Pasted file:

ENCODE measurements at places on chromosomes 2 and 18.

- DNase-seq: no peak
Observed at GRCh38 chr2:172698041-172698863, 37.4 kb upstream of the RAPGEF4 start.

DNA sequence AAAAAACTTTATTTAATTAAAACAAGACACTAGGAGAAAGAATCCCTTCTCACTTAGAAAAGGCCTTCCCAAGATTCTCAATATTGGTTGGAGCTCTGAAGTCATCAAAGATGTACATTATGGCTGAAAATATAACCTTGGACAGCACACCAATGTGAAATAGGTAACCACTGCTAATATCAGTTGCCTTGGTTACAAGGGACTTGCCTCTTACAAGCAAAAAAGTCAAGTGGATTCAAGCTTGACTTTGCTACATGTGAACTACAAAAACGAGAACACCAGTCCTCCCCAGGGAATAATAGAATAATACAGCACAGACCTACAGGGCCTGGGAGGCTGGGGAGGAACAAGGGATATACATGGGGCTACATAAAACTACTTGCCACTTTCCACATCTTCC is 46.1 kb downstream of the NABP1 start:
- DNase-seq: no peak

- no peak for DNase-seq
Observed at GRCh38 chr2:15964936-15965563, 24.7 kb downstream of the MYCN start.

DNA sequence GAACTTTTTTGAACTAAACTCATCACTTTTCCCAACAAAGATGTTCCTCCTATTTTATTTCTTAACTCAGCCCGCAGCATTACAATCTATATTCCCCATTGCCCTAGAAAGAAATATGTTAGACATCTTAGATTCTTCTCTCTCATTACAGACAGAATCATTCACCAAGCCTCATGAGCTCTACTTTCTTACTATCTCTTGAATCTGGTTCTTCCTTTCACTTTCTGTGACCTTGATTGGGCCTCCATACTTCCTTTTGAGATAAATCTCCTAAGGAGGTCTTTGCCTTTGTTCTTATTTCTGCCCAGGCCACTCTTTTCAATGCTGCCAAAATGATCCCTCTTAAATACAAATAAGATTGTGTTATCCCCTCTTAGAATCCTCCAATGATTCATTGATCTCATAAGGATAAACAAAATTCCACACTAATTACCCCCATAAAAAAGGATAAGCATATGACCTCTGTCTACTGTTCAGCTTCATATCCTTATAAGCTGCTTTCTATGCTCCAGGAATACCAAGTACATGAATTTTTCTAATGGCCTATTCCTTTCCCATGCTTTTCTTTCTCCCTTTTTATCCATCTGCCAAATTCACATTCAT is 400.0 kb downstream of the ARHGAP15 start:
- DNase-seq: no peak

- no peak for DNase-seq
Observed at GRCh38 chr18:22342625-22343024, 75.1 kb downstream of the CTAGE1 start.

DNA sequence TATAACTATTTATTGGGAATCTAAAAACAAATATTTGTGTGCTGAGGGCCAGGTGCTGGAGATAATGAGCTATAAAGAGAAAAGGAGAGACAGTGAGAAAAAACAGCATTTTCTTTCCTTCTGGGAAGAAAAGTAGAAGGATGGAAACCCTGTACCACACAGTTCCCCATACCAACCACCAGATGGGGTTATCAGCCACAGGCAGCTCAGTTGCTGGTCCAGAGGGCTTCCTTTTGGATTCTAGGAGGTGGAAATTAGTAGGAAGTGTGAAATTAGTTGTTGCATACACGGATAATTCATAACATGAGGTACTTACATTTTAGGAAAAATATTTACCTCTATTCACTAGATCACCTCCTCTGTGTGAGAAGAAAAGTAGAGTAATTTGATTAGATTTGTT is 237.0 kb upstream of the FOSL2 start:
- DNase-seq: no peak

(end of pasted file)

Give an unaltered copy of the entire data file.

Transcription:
ENCODE measurements at places on chromosomes 2 and 18.

- DNase-seq: no peak
Observed at GRCh38 chr2:172698041-172698863, 37.4 kb upstream of the RAPGEF4 start.

DNA sequence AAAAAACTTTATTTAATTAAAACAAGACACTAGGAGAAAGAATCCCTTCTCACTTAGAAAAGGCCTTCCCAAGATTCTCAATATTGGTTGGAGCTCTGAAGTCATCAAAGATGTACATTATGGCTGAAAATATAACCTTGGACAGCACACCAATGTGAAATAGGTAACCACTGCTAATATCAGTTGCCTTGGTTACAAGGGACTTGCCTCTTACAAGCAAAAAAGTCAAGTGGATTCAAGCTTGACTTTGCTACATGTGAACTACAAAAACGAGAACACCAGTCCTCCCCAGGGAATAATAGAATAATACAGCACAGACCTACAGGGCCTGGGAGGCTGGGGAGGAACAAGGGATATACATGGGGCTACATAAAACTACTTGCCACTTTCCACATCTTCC is 46.1 kb downstream of the NABP1 start:
- DNase-seq: no peak

- no peak for DNase-seq
Observed at GRCh38 chr2:15964936-15965563, 24.7 kb downstream of the MYCN start.

DNA sequence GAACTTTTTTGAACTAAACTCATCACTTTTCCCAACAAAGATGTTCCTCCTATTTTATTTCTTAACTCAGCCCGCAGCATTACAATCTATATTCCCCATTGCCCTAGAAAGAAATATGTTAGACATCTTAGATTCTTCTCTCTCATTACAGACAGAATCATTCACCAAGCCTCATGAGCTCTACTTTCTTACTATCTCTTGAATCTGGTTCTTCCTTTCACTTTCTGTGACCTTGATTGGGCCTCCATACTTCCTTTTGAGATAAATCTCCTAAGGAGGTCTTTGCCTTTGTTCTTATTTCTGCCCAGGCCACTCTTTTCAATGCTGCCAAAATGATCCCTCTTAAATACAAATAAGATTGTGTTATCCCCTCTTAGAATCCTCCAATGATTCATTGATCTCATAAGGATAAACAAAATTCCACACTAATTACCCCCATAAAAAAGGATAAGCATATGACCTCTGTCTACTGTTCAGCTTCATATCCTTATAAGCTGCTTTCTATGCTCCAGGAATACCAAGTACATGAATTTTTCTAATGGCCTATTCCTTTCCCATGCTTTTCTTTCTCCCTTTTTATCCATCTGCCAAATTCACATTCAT is 400.0 kb downstream of the ARHGAP15 start:
- DNase-seq: no peak

- no peak for DNase-seq
Observed at GRCh38 chr18:22342625-22343024, 75.1 kb downstream of the CTAGE1 start.

DNA sequence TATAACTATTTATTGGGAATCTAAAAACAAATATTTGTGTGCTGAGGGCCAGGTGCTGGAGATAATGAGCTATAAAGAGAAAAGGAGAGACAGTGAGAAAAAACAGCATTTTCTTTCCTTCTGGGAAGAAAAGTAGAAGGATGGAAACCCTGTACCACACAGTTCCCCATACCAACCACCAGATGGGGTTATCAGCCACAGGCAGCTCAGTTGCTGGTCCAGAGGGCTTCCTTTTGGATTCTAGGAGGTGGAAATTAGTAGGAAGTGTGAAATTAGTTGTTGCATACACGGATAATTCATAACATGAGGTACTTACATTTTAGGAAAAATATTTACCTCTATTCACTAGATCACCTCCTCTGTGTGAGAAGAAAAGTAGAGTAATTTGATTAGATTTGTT is 237.0 kb upstream of the FOSL2 start:
- DNase-seq: no peak